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I want to calculate the value of $$\int_{1}^{\infty}\frac{e^{\sin x}\cos x}{x}\,dx$$

I was able to prove using Dirichlet's test that it does converge, but how can I calculate its value?

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  • $\begingroup$ Thanks, @A-Level Student I messed up my edit improvement! $\endgroup$ – amWhy Jan 31 at 17:00
  • $\begingroup$ @amWhy you're welcome, it was only a very small error :) $\endgroup$ – A-Level Student Jan 31 at 17:01
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    $\begingroup$ @ArielYael Why would you suspect that a closed form result exists? $\endgroup$ – Mark Viola Jan 31 at 17:14
  • $\begingroup$ @MarkViola I'm asking if there is, I know it converges, but I don't know the value. Perhaps there isn't, but if there is I hope someone will give me an answer $\endgroup$ – Ariel Yael Jan 31 at 18:07
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It is pretty obvious that there cannot be an elementary result for the given integral, nor one using "mild" special functions like Bessel and error functions.

So we will numerically integrate it. The problem, however, is that the integrand is oscillatory as $x\to\infty$ and only decays like $\frac1x$, which means the following approach is needed:

  • Break up $[1,\infty)$ at the integrand zeros: $\frac\pi2,\frac{3\pi}2,\frac{5\pi}2\dots$
  • Compute the integral over each segment, using series acceleration techniques to "predict" future values, then sum everything up

In mpmath this can be accomplished as
quadosc(lambda x: exp(sin(x))*cos(x)/x, [1, inf], period=2*pi) and this returns the accurate result $$-0.379597645637239886\dots$$

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We have that, integrating by parts $$ \eqalign{ & I = \int_1^\infty {e^{\,\sin x} {{\cos x} \over x}dx} = \int_1^\infty {{1 \over x}d\left( {e^{\,\sin x} } \right)} = \cr & = \left. {{{e^{\,\sin x} } \over x}} \right|_1^\infty - \int_1^\infty {e^{\,\sin x} d\left( {{1 \over x}} \right)} = - e^{\,\sin 1} + \int_1^\infty {{{e^{\,\sin x} } \over {x^{\,2} }}dx} = \cr & = - e^{\,\sin 1} + J \cr} $$ with the advantage of having replaced $1/x$ with $1/x^2$.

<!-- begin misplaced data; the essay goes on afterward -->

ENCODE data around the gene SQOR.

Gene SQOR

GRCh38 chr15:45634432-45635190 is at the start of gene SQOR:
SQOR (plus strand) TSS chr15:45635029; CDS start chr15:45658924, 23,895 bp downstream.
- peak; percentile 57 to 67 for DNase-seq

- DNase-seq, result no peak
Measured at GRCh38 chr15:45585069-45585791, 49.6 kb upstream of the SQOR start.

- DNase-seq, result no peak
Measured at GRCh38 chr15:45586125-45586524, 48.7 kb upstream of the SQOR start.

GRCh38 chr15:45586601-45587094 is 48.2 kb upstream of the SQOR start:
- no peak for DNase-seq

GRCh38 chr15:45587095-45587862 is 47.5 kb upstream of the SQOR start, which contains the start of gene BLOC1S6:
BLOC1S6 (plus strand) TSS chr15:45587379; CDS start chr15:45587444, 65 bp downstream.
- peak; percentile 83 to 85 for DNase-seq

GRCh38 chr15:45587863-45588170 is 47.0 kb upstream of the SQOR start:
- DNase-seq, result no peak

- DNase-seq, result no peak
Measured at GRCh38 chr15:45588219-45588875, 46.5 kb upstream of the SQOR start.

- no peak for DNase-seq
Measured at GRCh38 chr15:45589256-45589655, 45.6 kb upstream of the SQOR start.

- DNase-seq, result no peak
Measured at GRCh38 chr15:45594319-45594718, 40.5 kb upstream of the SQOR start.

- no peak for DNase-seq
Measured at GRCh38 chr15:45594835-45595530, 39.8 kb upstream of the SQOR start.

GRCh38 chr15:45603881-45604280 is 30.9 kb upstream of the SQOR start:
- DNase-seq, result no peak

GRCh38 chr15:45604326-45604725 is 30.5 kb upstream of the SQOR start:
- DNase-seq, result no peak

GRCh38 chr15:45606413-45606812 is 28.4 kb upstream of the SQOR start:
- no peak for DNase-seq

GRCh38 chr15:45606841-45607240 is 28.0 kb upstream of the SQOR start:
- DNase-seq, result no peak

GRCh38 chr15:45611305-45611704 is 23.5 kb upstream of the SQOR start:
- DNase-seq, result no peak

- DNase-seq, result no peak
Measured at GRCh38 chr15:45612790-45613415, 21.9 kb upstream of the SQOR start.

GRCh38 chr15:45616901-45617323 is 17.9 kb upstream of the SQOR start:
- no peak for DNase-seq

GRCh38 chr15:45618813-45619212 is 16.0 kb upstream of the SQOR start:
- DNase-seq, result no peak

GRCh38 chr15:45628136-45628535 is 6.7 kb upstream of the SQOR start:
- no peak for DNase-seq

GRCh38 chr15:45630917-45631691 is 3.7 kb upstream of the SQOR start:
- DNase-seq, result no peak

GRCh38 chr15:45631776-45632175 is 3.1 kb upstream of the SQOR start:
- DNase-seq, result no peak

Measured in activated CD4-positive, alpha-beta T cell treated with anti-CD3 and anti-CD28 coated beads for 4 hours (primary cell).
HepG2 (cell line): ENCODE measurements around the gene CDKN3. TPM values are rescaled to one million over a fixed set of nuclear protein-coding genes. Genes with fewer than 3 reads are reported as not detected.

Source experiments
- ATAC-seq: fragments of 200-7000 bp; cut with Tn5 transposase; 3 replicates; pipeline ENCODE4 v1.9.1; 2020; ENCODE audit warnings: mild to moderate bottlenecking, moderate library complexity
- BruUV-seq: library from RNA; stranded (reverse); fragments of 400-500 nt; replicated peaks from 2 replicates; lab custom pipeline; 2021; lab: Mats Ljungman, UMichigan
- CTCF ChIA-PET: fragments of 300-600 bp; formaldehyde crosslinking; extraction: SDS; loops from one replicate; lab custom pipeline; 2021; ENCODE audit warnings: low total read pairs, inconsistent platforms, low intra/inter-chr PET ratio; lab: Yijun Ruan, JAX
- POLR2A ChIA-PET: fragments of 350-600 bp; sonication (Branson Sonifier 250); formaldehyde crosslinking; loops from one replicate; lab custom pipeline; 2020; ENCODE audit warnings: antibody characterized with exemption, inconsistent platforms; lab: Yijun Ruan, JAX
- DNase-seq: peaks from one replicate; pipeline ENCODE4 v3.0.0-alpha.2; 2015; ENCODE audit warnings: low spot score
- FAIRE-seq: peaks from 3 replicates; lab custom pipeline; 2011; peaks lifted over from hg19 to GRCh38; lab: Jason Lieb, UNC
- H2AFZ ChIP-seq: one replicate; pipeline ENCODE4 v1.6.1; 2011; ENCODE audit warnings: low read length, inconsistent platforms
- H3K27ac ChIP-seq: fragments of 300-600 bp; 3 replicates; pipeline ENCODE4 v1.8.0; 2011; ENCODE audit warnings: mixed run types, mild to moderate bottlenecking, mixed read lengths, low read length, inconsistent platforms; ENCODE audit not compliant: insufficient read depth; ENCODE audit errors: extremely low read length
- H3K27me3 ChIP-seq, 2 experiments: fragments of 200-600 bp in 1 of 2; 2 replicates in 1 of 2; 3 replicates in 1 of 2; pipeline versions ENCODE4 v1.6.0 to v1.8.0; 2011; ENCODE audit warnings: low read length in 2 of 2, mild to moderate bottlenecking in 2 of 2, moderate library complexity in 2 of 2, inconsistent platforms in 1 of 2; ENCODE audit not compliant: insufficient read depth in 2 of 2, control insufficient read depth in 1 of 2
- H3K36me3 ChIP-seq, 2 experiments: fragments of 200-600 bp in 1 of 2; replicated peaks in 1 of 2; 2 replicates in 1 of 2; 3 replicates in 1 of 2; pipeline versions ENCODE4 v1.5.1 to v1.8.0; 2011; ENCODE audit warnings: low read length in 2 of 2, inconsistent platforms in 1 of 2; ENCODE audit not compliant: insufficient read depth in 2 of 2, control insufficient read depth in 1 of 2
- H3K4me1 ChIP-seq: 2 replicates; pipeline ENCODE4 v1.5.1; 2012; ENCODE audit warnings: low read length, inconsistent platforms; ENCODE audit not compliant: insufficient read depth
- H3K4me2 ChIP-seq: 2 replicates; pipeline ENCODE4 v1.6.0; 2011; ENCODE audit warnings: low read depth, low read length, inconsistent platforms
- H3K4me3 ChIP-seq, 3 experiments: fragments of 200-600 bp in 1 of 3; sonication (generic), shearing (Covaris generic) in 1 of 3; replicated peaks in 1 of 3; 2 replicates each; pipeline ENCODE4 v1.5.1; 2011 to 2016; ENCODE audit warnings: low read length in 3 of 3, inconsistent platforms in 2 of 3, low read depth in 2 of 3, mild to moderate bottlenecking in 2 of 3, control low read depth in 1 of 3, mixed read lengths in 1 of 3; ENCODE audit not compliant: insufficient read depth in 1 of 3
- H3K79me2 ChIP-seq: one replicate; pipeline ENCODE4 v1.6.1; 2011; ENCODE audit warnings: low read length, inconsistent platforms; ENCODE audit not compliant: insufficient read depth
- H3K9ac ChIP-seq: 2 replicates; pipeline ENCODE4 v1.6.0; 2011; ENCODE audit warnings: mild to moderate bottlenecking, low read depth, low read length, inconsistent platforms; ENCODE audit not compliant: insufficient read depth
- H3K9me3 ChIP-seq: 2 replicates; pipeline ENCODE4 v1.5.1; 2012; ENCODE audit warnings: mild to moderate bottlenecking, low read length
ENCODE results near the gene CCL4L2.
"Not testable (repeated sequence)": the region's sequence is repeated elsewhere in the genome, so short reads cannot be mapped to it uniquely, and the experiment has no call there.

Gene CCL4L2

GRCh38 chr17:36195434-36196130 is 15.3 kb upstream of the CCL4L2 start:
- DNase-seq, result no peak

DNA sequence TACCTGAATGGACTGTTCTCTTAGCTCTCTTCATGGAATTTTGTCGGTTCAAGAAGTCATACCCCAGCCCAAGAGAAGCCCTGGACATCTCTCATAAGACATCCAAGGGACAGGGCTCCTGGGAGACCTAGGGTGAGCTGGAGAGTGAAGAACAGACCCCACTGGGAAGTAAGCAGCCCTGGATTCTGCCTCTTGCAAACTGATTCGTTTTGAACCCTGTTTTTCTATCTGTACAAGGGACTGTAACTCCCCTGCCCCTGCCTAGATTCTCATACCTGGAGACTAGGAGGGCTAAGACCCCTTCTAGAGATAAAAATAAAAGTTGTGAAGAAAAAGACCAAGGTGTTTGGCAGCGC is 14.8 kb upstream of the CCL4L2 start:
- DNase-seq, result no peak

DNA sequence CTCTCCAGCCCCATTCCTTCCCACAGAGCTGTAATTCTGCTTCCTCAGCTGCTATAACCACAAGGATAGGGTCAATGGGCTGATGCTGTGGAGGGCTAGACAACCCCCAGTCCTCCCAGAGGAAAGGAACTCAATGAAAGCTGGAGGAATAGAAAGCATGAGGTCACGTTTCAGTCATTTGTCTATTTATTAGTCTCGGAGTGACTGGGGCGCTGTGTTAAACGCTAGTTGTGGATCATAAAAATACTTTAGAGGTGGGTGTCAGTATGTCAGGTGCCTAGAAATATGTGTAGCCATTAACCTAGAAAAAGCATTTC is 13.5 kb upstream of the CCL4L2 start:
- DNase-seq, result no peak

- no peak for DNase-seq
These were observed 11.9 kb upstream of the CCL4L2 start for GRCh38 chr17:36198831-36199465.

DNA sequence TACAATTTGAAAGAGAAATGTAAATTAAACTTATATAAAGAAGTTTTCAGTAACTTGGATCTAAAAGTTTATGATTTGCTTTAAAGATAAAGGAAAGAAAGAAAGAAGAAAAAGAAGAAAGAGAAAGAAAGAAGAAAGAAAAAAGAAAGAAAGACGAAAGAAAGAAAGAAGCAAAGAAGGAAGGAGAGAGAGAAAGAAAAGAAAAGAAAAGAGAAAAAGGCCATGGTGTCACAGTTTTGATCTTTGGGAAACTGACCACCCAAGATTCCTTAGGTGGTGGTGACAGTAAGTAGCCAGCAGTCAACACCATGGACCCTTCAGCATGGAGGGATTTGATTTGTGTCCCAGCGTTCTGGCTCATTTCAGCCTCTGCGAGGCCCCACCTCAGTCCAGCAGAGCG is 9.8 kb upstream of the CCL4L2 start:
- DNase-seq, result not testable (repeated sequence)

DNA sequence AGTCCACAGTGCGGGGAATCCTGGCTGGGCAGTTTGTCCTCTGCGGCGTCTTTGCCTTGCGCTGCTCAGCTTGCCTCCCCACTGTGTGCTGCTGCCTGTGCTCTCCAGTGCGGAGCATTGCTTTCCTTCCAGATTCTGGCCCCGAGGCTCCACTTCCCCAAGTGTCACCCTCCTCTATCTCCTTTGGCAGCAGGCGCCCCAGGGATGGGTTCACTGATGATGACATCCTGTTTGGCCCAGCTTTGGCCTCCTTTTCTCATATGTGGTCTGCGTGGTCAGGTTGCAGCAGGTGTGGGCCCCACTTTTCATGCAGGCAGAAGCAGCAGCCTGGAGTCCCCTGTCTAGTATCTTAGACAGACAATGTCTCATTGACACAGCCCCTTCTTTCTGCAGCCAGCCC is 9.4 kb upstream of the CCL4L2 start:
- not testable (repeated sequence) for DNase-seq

Then being $\exp(\sin x)$ periodic $$ \eqalign{ & J = \int_1^\infty {{{e^{\,\sin x} } \over {x^{\,2} }}dx} = \int_1^{1 + 2\pi } {{{e^{\,\sin x} } \over {x^{\,2} }}dx} + \int_{1 + 2\pi }^{1 + 4\pi } {{{e^{\,\sin x} } \over {x^{\,2} }}dx} + \cdots = \cr & = \sum\limits_{0\, \le \,k} {\int_{1 + k2\pi }^{1 + \left( {k + 1} \right)2\pi } {{{e^{\,\sin x} } \over {x^{\,2} }}dx} } = \sum\limits_{0\, \le \,k} {\int_0^{2\pi } {{{e^{\,\sin \left( {x + 1} \right)} } \over {\left( {x + 1 + k2\pi } \right)^{\,2} }}dx} } = \cr & = {1 \over {4\pi ^{\,2} }}\int_0^{2\pi } {e^{\,\sin \left( {x + 1} \right)} \left( {\sum\limits_{0\, \le \,k} {{1 \over {\left( {{{\left( {x + 1} \right)} \over {2\pi }} + k} \right)^{\,2} }}} } \right)dx} = \cr & = {1 \over {4\pi ^{\,2} }}\int_0^{2\pi } {e^{\,\sin \left( {x + 1} \right)} \zeta \left( {2,{{x + 1} \over {2\pi }}} \right)dx} = \cr & = {1 \over {4\pi ^{\,2} }}\int_0^{2\pi } {e^{\,\sin \left( {x + 1} \right)} \psi ^{\left( 1 \right)} \left( {{{x + 1} \over {2\pi }}} \right)dx} = \cr & = {1 \over {2\pi }}\int_0^{2\pi } {e^{\,\sin \left( {x + 1} \right)} \psi ^{\left( 1 \right)} \left( {{{x + 1} \over {2\pi }}} \right) d\left( {{{x + 1} \over {2\pi }}} \right)} = \cr & = {1 \over {2\pi }}\int_{{1 \over {2\pi }}}^{{1 \over {2\pi }} + 1} {e^{\,\sin \left( {2\pi t} \right)} \psi ^{\left( 1 \right)} \left( t \right)d\left( t \right)} \cr } $$ where $\psi ^{\left( 1 \right)} \left( t \right)$ denotes the Trigamma Function.

So we have reduced the improper integral to a proper integral, much more manageable by numeric integration.
My CAS gives: $$ \eqalign{ & J \approx 1 .94017 \cr & {\rm I} \approx - \,0.3796 \cr} $$

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  • $\begingroup$ @Parclytaxel : good that it checks with your results ! $\endgroup$ – G Cab Feb 1 at 23:06

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